Darwin famously thought of evolution as a force for creation and improvement. Evolution, in his eyes, was synonymous with natural selection and survival of the fittest – a process that optimizes life to thrive in its environment and produce greater numbers of offspring. A century later, however, the great population geneticist Motoo Kimura challenged this view with his ‘neutral theory’…
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Membrane-bound O-acyltransferases (MBOATs) are a superfamily of integral transmembrane enzymes that are found in all kingdoms of life1. In bacteria, MBOATs modify protective cell-surface polymers. In vertebrates, some MBOAT enzymes—such as acyl-coenzyme A:cholesterol acyltransferase and diacylglycerol acyltransferase 1—are responsible for lipid biosynthesis or phospholipid remodelling2,3. Other MBOATs, including porcupine, hedgehog acyltransferase and ghrelin acyltransferase, catalyse essential lipid modifications of secreted proteins…
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CD4+ T helper (Th) cells play a central role in orchestrating protective immunity but also in autoimmunity. Multiple Sclerosis (MS) is a human autoimmune disease of the central nervous system (CNS) characterized by the infiltration of inflammatory lymphocytes and myeloid cells into the brain and spinal cord, leading to demyelination, axonal damage, and progressive loss of motor functions. The release of…
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Bacteria causing chronic infections are generally observed living in cell aggregates suspended in polymer-rich host secretions, and bacterial phenotypes induced by aggregated growth may be key factors in chronic infection pathogenesis. Bacterial aggregation is commonly thought of as a consequence of biofilm formation; however the mechanisms producing aggregation in vivo remain unclear. Here we show that polymers that are abundant…
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Diabetes is a major public health concern that increases the risk of cardiovascular disease and is a leading cause of blindness, amputation and kidney failure.  The mission of the Morton laboratory is to understand the role of the brain in the control of blood sugars and determine how defects in this system contribute to insulin resistance and diabetes.  Specifically, our laboratory, in collaboration with Dr. Michael Schwartz at the University of Washington (UW), examines how the brain senses and responds to...
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The lack of new antibiotics is among the most critical challenges facing medicine. The problem is particularly acute for Gram-negative bacteria. An unconventional antibiotic strategy is to target bacterial nutrition and metabolism. The metal gallium can disrupt bacterial iron metabolism because it substitutes for iron when taken up by bacteria. We investigated the antibiotic activity of gallium ex vivo, in…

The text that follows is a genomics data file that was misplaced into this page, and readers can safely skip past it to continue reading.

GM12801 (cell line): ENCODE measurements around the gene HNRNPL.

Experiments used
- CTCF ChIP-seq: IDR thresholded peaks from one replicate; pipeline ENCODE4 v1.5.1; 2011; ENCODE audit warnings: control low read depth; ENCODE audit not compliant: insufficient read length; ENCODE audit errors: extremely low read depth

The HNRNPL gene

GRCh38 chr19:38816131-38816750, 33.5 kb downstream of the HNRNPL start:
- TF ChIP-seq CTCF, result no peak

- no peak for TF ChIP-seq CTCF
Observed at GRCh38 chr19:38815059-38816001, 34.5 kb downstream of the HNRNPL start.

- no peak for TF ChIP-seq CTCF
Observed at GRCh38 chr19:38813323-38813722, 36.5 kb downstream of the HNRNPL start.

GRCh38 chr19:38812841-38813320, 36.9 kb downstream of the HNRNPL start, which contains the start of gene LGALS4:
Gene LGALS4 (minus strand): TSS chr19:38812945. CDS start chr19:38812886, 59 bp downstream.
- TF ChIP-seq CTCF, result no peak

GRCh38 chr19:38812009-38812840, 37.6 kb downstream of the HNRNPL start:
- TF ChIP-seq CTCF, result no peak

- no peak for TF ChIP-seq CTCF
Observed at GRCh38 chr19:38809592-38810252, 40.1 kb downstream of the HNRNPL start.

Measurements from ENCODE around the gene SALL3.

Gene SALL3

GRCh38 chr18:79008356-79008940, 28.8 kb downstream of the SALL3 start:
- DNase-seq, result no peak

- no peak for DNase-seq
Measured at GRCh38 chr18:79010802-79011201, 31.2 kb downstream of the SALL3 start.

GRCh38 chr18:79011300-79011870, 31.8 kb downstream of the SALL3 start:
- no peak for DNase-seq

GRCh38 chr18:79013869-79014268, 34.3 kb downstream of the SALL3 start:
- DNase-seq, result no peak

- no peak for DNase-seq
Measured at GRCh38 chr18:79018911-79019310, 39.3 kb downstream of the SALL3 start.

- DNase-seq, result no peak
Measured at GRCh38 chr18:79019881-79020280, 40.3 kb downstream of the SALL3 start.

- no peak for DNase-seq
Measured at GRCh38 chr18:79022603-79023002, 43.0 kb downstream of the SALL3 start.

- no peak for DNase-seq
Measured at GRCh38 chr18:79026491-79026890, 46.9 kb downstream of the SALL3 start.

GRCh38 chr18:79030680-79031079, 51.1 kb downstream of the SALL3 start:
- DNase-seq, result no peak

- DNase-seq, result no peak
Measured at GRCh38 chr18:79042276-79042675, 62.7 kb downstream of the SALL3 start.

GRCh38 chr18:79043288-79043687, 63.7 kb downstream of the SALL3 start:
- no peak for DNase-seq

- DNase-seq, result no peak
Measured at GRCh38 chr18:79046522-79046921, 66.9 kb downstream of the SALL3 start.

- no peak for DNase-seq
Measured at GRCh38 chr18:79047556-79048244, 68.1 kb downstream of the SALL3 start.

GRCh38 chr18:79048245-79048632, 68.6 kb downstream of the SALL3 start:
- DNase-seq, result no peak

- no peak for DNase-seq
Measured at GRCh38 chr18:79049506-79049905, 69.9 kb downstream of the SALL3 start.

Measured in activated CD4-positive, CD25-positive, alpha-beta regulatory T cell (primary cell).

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IL-6: A Cytokine at the Crossroads of Autoimmunity

IL-6 is implicated in the development and progression of autoimmune diseases in part by influencing CD4 T cell lineage and regulation. Elevated IL-6 levels drive inflammation in a wide range of autoimmune diseases, some of which are also characterized by enhanced T cell responses to IL-6. Notably, the impact of IL-6 on inflammation is contextual in nature and dependent on…
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Despite the importance of duplicate genes for evolutionary adaptation, accurate gene annotation is often incomplete, incorrect, or lacking in regions of segmental duplication. We developed an approach combining long-read sequencing and hybridization capture to yield full-length transcript information and confidently distinguish between nearly identical genes/paralogs. We used biotinylated probes to enrich for full-length cDNA from duplicated regions, which were then…
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The mission of the Allen Institute for Cell Science is to create dynamic and multi-scale visual models of cell organization, dynamics and activities that capture experimental observation, theory and prediction to understand and predict cellular behavior in its normal, regenerative, and pathological contexts. We have started with imaging the major components of the cell. To do this we primarily use two technologies, CRISPR, a type of “molecular scissors” to create different types of cells (we call these cell lines...
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The research in the Greenberg laboratory focuses on the emerging field of sociomicrobiology – the group-behaviors of microbes. We are interested in the biochemistry and molecular biology of environmental sensing/response with a particular emphasis on a form of chemical communication between bacteria termed “quorum sensing”. In quorum sensing, bacteria synthesize chemical signals as cues to coordinate activities of individuals in groups. This signaling plays a critical role in the development of many bacterial infections.
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